Representing a unified cybersecurity standard for DoD contractors, CMMC combines a selection of security controls from NIST SP 800-171A, SP 800-181B and potentially other frameworks such as NIST SP 800-53 and ISO 27001. CMMC compliance will be certified by third-party auditors, rather than through self-certification as was allowed for NIST SP 800-171. To address the range of DoD contractors, CMMC comprises five levels of cybersecurity ranging from basic cyber hygiene at Level One to advanced security operations at Level Five for highly sensitive defense assets. 

CMMC pyramid

CMMC’s risk-based framework allows a more nuanced application of DoD cyber defense requirements based on the amount of Controlled Unclassified Information (CUI) being handled or processed.

Katie Arrington, the special assistant to the Assistant Secretary of Defense for Acquisition for Cyber in the Office of the Under Secretary of Acquisition and Sustainment in DoD, has stated, “If we were doing all the necessary security controls, we wouldn’t be getting exfiltrated to the level that we are. We need to level set because a good portion of our defense industrial base doesn’t have robust cyber hygiene. Only 1 percent of [Defense Industrial Base (DIB)] companies have implemented all 110 controls from the National Institute of Standards and Technology. We need to get to scale where the vast majority of DIB partners can defend themselves from nation state attacks.”

Choosing the appropriate CMMC level is critical and all defense contractors must achieve at least Level One certification. Contractors failing to meet any item required for a level certification will be certified at the level below it. For example, failure to meet all required security controls for Level Three would result in a certification for Level Two, effectively barring a contractor from bidding on an RFP with Level Three or higher specified in Sections L and M.

CMMC Third-Party Audits

Under previous NIST SP 800-171 regulations, DoD contractors had the option to self-certify. Any security gaps that were identified were noted in a Plan of Actions and Milestones (POA&M), allowing a contractor to continue to provide products and services without achieving compliance with all 110 security controls. With CMMC, self-certification is no longer an option. In addition, POA&Ms are no longer allowed, which means contractors have to address weaknesses in order to achieve compliance and certification. The DoD plans to engage a non-profit organization to certify third-party auditors in late 2019. Once CMMC auditors are certified, they will be responsible for conducting third-party assessments of DoD contractors beginning in mid-2020.

CMMC Timeline

DoD is moving quickly to roll out CMMC. The current timeline for CMMC indicates that contractors will need to be certified by late 2020 in order to bid on contracts. In order to prepare, contractors need to determine where they stand regarding NIST 800-171 controls and the CMMC level they want to achieve as soon as possible. CMMC requirements might encompass controls from other frameworks i.e. NIST 800-53, ISO, etc. but 800-171A and 800-171B controls make up the core and thus a good starting point. Even a relatively short delay may jeopardize achieving CMMC certification by the deadlines set by the DoD or those established by your internal business development team.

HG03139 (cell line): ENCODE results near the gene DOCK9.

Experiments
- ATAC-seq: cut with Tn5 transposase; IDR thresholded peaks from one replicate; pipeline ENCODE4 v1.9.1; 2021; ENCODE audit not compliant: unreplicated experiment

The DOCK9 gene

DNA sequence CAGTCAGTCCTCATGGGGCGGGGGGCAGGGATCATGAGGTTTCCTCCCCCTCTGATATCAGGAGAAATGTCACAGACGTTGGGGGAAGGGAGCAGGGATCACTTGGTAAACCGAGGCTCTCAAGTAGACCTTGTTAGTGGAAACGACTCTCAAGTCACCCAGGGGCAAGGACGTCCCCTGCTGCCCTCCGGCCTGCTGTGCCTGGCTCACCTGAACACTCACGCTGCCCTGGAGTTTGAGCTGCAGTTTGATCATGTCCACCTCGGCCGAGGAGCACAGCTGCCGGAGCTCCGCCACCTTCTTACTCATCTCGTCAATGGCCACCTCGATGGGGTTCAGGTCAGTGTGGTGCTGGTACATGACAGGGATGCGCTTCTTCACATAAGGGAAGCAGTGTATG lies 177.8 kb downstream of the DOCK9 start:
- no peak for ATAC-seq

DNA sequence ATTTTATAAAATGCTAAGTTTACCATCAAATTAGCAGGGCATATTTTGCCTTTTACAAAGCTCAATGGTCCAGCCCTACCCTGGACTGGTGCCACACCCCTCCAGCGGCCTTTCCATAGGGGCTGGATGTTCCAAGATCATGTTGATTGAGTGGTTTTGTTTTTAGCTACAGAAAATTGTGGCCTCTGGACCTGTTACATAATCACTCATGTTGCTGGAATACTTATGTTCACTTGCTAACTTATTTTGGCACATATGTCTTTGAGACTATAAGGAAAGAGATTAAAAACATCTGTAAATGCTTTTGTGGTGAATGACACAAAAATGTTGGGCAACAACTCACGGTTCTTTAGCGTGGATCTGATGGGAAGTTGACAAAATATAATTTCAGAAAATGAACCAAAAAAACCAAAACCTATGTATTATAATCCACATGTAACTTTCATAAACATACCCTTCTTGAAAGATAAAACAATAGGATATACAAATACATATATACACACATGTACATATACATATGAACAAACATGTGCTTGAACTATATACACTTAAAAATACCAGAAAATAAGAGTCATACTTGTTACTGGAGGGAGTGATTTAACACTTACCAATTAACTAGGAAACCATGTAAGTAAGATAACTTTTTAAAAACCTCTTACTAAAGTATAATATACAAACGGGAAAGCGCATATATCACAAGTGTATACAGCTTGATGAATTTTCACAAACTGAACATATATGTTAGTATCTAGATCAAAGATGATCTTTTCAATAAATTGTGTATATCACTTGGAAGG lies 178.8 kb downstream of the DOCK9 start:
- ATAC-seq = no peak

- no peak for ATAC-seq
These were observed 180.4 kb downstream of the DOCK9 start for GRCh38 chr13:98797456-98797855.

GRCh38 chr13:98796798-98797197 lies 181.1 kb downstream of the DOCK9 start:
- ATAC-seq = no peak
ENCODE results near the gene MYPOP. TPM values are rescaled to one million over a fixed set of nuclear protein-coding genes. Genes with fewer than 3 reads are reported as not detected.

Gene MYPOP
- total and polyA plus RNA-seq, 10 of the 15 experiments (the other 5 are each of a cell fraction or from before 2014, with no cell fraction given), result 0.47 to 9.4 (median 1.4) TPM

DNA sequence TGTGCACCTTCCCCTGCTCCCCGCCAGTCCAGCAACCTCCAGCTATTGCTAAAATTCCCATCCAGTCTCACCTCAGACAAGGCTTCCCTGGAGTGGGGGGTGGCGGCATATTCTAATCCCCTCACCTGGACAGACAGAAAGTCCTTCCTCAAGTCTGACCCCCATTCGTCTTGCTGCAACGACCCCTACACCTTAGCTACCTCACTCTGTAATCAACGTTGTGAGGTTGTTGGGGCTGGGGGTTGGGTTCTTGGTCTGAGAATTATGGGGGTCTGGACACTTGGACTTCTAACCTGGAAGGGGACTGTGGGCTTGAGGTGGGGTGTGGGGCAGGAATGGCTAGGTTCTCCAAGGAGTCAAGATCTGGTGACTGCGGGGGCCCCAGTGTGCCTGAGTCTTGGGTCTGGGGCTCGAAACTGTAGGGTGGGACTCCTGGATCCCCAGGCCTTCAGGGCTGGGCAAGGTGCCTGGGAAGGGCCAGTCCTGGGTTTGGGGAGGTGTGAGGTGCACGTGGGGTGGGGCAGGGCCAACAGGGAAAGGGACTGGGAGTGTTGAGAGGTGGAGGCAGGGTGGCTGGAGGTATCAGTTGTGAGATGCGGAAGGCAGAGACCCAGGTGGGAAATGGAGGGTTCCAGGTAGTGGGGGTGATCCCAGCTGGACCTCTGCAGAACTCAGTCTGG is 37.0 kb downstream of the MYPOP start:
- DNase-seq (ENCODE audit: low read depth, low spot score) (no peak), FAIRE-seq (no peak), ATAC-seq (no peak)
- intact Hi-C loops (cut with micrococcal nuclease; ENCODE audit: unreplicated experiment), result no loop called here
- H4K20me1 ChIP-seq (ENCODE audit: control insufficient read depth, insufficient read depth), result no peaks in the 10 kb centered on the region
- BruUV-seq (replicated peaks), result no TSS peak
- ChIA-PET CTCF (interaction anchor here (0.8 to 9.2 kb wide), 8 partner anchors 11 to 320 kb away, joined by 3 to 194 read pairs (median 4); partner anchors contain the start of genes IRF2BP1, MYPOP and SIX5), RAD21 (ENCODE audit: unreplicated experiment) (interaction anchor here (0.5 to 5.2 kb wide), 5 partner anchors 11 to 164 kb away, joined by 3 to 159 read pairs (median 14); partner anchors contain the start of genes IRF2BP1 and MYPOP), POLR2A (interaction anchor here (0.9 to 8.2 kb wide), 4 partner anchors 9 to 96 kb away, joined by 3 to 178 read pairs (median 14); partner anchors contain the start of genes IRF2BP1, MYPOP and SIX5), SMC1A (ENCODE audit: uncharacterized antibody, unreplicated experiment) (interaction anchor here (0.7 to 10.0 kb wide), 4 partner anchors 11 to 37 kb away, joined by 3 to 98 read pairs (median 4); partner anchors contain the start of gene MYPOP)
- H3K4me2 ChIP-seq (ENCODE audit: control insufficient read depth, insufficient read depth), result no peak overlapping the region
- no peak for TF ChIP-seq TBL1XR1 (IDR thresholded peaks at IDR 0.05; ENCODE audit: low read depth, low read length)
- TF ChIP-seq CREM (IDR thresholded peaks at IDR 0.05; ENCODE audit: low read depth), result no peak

Budget Concerns for CMMC

Recognizing that the cost of implementing security controls represents a barrier for small and even mid-sized defense contractors, DoD and other federal and state agencies are considering how to provide financial assistance for some CMMC compliance and certification costs. Targeting small and mid-sized DoD contractors, several financial support resources have been discussed or announced.

Kevin Fahey, the assistant secretary of Defense for Acquisition in the Office of the Under Secretary of Acquisition and Sustainment, gave permission to Katie Arrington to inform DoD vendors that security is an allowable cost.

The Small Business Cybersecurity Assistance Act, recently introduced in the Senate by Marco Rubio (R-FL) and Gary Peters (D-MI), would provide cybersecurity education to SMBs at Small Business Development Centers (SBDCs) that are funded by Small Business Administration (SBA) grants.

Some states offer cybersecurity assistance programs for small businesses. These programs are typically coordinated through the state’s Manufacturing Extension Partnership Program (MEP). For example, Maryland’s program covers 75 percent of remediation costs up to $10,000, based on the results of a gap analysis.

CMMC Expertise and Tools

Effective CMMC compliance efforts require access to security control expertise and easy-to-use compliance tools to organize and track progress. Failure to plan and coordinate compliance efforts can result in excessive costs, distractions to core business, and lost revenue opportunities. Coordinating with contract, business development, and solution teams early in the process results in a smoother path to CMMC compliance.

DoD contractors without access to in-house NIST compliance experts can engage the help of a virtual compliance officer (vCO). An experienced NIST vCO can help contractors determine which CMMC levels are appropriate, decipher the security control requirements, and understand specific control implementation for development and production environments, as necessary.

CMMC compliance efforts can be more effectively managed with cloud-based compliance software that provides CMMC controls, policy management, evidence management, and tracking. Since CMMC compliance includes external assessments and spot audits, DoD contractors can streamline CMMC efforts with a solution that supports secure role-based access for staff, external advisors and third-party assessors.

Summary

DoD’s CMMC cyber compliance program rolls out in January 2020 and all defense contractors need to prepare. DoD contractors can take proactive steps to minimize the time and effort required for CMMC compliance by staying up-to-date on the latest developments by visiting DoD’s site or subscribing to periodic alerts on NIST 800-171 and CMMC developments.”

https://washingtontechnology.com/articles/2019/11/14/insights-cyber-maturity-requirements.aspx

About the Authors

Chor-Fing Fan is the president and CEO of Rizkly, a firm that helps companies achieve and demonstrate compliance with industry-mandated cybersecurity and privacy standards. He has over 20 years of experience helping companies manage global supply chain processes and harness disparate data to improve decision-making. His software product management experience spans global SaaS products for B2B data integration, governance and risk analytics, and self-service cloud analytics.

David Trout is the chief strategy and business development officer for Rizkly, a firm that helps companies comply with industry-mandated cybersecurity and privacy standards. He has over 20 years of experience helping companies achieve enhanced security posture and compliance with industry standards such as NIST, SOC and FedRAMP. He is a Certified Information Systems Security Professional (CISSP) and a Certified Information Security Manager (CISM).